Since 2006, we’ve had record deficits at every level of government, the federal bailout, the Great Recession, record tax increases and the Gulf oil spill, a national environmental catastrophe that affects voter sentiment in down ballot races.
Democrats, who comprise the majority of this district, do not want to see education, public safety and transportation compromised. They do not want the environment ruined while the President plays golf.
They are receptive to a fiscal responsibility message, because fiscal responsibility leads to jobs. Jobs lead to a tax base and a solid tax base leads to good schools, good roads, cops on the beat and fully-funded environmental initiatives.
MRN: Under the “Economy” tab on the issues, you mention taxes, right to work legislation, and GSA-sponsored telework centers. What are some other broad economic measures you feel could help the State of Maryland?
JP: Maryland can’t print money. State-level fiscal responsibility enables real responses to real problems. We don’t have that in Maryland because our political leaders refuse to address the state’s $2 billion structural deficit and instead enact weak election-year tax gimmicks.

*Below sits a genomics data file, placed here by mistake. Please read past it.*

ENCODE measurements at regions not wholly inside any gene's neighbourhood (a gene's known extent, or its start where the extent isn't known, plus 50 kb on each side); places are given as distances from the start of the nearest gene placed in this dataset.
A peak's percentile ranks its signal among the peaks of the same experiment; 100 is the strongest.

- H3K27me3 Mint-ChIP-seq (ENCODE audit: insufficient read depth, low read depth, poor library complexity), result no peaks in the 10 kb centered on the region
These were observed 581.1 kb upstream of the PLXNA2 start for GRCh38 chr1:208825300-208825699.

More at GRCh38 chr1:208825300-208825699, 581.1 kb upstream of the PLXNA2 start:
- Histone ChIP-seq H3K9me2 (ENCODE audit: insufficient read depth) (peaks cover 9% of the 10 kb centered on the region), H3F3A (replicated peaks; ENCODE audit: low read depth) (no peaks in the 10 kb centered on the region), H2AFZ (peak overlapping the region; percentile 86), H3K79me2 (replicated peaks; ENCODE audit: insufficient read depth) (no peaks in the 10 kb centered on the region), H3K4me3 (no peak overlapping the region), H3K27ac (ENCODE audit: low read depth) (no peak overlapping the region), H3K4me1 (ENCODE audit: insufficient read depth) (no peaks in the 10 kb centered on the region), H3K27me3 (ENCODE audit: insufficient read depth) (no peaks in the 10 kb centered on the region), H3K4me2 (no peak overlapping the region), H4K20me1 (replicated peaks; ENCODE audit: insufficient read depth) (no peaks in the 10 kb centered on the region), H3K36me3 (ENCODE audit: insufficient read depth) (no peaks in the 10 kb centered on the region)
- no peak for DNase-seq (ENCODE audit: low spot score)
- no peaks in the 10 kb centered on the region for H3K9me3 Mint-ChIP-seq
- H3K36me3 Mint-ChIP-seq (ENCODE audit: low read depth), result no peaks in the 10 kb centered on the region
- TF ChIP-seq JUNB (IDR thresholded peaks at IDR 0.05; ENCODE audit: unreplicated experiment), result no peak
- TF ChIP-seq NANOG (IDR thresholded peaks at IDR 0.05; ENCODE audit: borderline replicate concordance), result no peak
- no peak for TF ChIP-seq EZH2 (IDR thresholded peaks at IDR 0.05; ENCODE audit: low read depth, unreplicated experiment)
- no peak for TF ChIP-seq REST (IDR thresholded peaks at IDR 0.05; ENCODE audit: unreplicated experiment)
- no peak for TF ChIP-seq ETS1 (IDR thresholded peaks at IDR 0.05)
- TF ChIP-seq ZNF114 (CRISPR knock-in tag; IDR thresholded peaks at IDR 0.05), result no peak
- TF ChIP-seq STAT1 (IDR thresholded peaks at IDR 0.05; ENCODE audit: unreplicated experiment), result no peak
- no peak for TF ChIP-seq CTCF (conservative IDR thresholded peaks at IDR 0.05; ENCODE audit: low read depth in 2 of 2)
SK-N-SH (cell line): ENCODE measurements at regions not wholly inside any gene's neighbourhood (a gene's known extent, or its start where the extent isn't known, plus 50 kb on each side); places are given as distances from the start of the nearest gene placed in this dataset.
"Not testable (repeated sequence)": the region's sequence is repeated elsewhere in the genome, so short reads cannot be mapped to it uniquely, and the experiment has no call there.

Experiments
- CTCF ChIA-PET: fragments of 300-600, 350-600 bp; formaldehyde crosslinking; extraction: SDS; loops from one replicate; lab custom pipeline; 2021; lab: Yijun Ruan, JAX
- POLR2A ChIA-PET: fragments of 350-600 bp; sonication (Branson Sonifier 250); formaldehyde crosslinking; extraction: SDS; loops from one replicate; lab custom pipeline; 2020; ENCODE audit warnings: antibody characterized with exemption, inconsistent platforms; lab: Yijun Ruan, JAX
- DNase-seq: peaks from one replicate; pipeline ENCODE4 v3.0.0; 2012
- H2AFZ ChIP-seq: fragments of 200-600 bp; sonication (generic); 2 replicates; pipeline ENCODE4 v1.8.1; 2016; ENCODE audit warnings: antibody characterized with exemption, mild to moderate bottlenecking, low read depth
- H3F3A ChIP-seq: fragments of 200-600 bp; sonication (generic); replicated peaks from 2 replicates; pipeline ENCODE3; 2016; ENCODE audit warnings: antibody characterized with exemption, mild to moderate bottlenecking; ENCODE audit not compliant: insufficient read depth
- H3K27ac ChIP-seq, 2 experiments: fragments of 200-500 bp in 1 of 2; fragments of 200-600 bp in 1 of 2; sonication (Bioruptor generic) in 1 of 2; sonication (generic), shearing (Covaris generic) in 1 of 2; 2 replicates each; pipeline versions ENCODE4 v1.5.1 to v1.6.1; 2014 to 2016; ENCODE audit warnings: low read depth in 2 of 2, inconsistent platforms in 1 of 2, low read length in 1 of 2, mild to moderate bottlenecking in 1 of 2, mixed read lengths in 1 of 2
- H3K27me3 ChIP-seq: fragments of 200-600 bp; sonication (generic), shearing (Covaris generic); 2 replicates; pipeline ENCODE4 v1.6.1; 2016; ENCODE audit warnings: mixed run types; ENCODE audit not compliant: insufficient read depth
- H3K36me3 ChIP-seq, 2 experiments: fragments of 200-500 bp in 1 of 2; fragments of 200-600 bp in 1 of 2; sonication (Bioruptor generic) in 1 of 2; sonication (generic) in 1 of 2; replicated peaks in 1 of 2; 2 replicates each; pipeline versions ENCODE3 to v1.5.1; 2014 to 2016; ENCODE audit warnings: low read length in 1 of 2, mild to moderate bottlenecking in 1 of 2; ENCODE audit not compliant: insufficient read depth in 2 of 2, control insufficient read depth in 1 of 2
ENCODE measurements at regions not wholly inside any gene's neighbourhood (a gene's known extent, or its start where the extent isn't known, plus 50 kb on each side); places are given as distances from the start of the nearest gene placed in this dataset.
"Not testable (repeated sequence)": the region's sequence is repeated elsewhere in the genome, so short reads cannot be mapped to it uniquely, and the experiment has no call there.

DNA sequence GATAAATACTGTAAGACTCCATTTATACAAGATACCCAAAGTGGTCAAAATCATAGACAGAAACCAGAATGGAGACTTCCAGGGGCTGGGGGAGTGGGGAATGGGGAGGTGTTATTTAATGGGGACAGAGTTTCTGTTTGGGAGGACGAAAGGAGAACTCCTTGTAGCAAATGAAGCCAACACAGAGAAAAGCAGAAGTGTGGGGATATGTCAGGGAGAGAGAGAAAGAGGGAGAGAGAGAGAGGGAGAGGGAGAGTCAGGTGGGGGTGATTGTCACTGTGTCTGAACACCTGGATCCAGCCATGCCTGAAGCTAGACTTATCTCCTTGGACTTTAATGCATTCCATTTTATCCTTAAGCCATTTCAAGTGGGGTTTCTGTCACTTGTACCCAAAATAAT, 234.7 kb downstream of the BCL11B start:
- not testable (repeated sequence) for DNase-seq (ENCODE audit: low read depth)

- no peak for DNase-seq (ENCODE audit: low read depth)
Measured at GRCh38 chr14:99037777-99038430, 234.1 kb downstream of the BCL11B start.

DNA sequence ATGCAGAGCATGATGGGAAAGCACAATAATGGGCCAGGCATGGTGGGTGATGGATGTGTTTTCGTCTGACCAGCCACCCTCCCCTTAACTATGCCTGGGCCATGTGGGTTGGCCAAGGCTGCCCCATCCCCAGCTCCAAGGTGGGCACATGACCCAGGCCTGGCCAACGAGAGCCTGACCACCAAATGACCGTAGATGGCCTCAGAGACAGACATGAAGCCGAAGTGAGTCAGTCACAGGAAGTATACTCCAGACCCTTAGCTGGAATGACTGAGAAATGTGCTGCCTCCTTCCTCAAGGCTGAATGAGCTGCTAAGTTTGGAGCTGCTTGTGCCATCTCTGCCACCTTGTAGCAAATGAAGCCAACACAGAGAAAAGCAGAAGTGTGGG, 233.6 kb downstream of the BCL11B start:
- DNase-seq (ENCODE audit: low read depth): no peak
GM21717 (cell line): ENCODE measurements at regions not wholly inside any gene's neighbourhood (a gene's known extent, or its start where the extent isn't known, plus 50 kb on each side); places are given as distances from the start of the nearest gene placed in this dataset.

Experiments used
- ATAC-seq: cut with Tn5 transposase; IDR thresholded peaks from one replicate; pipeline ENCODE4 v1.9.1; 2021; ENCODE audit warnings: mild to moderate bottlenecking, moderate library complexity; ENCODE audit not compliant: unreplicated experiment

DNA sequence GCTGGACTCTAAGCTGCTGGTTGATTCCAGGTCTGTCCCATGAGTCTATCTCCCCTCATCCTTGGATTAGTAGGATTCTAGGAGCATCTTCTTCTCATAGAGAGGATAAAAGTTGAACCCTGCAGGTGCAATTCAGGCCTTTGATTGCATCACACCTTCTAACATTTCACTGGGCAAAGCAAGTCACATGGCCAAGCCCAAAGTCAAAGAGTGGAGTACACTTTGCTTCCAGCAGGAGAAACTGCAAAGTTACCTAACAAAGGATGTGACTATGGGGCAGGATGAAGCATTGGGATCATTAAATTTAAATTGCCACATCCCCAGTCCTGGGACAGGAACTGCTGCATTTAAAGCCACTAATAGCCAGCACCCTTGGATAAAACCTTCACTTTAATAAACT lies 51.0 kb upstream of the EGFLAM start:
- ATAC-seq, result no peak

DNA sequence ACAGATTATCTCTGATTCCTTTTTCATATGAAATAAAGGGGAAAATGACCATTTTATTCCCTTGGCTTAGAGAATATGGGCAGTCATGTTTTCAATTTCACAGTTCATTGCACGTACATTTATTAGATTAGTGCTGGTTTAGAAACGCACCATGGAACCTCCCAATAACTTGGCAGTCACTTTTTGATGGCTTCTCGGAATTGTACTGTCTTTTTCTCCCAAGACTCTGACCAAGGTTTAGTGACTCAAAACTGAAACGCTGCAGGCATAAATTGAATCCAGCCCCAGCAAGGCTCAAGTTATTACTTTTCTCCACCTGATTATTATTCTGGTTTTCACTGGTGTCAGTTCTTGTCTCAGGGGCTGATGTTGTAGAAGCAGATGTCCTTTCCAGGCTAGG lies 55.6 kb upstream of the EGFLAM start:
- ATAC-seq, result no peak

The General Assembly passed, and the Governor signed into law, a tax credit that is $5,000 per hire. It’s funded at $20 million. That means that if 100% successful, which is unlikely, it would lead to 4,000 new jobs out of 230,000 people looking for work, a maximum effectiveness of 1.7%.
MRN: On your website, you say, “The General Assembly needs to use its power of oversight to review every penny of state spending, instead of delegating this authority to the three-member Board of Public Works.” What specific proposals would you recommend to help return this responsibility to the General Assembly?